This is the only place that I plan to be open about my transition away from Mormonism. Not quite ready to cross that road with my close friends and family.
Those who leave the church often struggle for YEARS with different policies/revelations/doctrines/histories. While engaged with the church, they place these hmmm items on a shelf in their brain and say something like, “Someday these things will make sense.” Starting as a teenage, one of the main things on my shelf was the way in-active members, women, and gay people were treated. At the time, I didn’t have many personal experiences to use as evidence. I just knew that something didn’t seem right when those topics came up in church. I remember choosing love and inclusion when my leaders and peers did not. (Remind me to tell you about the time I made a “Get High Like God” Mormon-Ad in seminary because I was so tired of our teacher picking on the less-active students.)
As I served a Mormon mission and attended BYU religion classes, I delved into the doctrine. I remember asking my mission president questions about the plan of salvation and the revelation on the priesthood. He sighed and told me that he has a hard enough time focusing on not swearing at the person who cuts him off in traffic, so like, why focus on things that don’t matter right now? That bugged me. I believed that I was part of the the one true church. The church with ALL the answers to ALL the questions. I believed that God spoke directly to his children and cared about things like helping them find their car keys and mending their hearts after a break-up. If God cared about those minor things, why wouldn’t he answer my questions about eternal doctrine especially when I was earnestly seeking to be my best self? I was so confused, but upon the shelf it went. Items just kept being added to my shelf as I met my spouse, married in the temple, became a Relief Society President, worked in the temple, and eventually worked for the Church History Department.
And then, when that shelf can no longer support the weight, it breaks. You would think this would be a euphoric letting go, but for me it was the most painful process emotionally, physically, mentally, and spiritually. You see, I loved being a member of the Church. I loved the sense of community. I loved having a place to go that felt like home when I was spinning out emotionally. I loved having a God/Father figure in my life. I loved the trust that I felt in eternity. Most of all, I love the promise of an eternal family and the power of that connection. So when my shelf broke, I felt alone, abandoned, and lost. I still feel all those things, but I have found a new sense of community and connection with people navigating the same heartbreak.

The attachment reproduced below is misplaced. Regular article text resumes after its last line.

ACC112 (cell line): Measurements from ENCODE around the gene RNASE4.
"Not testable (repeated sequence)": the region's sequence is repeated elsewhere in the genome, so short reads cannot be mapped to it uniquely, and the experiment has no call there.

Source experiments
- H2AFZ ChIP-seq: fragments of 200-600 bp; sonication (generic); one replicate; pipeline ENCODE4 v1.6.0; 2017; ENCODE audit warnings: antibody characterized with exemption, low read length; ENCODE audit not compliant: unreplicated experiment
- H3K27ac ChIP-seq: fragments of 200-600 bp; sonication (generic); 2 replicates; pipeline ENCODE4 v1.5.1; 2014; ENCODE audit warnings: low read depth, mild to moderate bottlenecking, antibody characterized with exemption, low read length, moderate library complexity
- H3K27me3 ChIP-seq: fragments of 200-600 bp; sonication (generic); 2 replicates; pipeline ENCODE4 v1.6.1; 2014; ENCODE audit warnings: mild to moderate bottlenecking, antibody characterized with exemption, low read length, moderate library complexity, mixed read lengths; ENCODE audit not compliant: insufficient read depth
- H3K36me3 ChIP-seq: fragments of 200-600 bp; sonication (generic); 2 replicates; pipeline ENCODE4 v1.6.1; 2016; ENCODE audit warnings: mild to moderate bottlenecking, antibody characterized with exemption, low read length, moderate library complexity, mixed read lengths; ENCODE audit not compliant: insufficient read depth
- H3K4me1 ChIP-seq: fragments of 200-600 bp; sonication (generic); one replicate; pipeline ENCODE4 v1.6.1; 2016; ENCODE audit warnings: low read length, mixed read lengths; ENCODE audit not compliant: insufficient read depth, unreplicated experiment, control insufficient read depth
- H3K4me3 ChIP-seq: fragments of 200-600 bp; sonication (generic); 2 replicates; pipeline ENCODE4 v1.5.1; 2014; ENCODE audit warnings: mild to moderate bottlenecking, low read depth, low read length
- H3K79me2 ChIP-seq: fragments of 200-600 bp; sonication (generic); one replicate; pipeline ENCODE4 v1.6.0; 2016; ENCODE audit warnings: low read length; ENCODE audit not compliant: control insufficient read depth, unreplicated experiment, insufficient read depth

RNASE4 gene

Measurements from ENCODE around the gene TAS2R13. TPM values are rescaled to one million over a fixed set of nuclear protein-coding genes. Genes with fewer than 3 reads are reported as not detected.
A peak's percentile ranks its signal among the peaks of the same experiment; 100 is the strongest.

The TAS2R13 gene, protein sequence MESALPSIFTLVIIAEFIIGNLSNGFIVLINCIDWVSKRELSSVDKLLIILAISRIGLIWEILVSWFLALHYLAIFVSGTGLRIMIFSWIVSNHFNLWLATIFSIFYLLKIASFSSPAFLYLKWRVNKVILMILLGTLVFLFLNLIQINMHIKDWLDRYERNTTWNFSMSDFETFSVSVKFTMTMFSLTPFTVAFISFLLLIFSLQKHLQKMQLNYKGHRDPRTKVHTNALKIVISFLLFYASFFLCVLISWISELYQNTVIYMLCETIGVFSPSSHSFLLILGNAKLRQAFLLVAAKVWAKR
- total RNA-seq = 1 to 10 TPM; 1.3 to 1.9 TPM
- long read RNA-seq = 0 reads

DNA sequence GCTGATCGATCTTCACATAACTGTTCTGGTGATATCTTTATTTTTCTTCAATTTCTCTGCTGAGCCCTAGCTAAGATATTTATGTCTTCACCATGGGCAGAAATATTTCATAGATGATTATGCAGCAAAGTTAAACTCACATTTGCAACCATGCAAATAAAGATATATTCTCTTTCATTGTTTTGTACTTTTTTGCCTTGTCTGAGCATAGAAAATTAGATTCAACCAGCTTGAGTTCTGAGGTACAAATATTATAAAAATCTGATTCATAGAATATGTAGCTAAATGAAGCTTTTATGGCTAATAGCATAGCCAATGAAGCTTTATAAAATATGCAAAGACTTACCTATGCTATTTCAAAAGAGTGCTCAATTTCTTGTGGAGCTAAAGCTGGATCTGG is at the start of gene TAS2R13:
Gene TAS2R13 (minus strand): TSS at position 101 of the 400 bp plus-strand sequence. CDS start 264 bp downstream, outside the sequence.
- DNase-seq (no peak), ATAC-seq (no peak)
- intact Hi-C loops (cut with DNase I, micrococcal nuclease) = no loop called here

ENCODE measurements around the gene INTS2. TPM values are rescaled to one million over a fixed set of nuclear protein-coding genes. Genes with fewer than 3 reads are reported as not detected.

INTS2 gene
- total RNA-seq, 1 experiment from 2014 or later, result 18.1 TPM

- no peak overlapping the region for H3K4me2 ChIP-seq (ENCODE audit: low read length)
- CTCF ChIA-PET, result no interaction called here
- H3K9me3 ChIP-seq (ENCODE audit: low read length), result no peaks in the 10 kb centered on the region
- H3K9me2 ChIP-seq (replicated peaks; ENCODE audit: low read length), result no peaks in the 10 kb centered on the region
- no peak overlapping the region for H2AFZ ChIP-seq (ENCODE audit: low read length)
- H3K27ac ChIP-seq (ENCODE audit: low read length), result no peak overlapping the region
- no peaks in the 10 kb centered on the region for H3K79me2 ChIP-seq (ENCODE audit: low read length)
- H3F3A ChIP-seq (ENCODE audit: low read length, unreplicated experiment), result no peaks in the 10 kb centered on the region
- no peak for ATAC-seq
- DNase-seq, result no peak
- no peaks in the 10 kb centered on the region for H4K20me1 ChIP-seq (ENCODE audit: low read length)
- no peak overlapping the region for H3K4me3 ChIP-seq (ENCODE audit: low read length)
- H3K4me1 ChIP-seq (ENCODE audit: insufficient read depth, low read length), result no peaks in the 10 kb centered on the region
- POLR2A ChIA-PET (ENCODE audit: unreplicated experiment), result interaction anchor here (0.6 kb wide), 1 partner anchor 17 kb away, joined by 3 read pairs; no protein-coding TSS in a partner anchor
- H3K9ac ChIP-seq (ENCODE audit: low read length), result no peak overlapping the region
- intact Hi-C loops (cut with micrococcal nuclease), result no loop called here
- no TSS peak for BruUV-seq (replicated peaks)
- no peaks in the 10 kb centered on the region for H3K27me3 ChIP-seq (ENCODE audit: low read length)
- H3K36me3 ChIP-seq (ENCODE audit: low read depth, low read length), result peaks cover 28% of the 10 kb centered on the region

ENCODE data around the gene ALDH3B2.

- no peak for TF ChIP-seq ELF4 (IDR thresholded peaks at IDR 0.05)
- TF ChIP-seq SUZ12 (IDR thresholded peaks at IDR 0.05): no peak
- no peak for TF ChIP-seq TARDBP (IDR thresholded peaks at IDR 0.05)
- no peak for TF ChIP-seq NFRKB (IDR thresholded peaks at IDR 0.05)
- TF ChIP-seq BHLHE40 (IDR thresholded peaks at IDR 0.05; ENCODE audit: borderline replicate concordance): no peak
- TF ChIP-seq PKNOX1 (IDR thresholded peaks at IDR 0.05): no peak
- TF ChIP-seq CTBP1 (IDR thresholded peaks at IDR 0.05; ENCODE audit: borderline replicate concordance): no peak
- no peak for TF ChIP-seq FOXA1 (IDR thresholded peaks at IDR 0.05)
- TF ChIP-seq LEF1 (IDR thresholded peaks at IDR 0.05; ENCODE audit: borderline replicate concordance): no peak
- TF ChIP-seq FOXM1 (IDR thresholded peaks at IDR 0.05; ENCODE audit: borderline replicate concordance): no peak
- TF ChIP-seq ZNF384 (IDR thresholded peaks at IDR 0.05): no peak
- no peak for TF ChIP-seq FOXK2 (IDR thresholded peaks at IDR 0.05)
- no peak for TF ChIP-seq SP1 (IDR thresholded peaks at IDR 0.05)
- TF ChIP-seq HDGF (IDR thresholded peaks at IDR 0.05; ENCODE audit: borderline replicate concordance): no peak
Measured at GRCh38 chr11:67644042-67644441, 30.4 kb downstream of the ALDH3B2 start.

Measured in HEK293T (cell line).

To be honest, I don’t love the shelf analogy because I didn’t realize that I was creating a shelf until after it was gone. Mine felt more like an intricately arranged house of cards built on the foundation that the church was true. When I decided that I no longer believed the church was true, the foundation was ripped away and the cards flew in every direction – things I knew, things I believed, and things I doubted all scattered in the wind. The sense of loss that followed is impossible to explain unless you have felt it. For New Girl fans, it reminds me of when Winston finds out that Schmidt and CeCe have been secretly dating and he says, “Is that a stop sign? Maybe it’s a ghost sign? Because if somebody like you is with somebody like her then maybe the whole damn world is upside-down.” My world is upside-down. I am still terrified to attempt rebuilding a belief system for myself because nothing makes sense anymore.
I think this is one reason that people who leave the church are so annoyed with people in the church who think it is as simple as “choosing to be offended by [fill in the blank person/action]” or “looking for an excuse to [fill in the blank sin].” Sure there are probably a good number who justifiably leave because of an awful priesthood leader (that was almost me, story for later), but I don’t think that is the only reason they left. If you stop and ask with compassion and empathy you will likely hear a long list of beliefs on shelves, heart-wrenching agony, and shattered world views.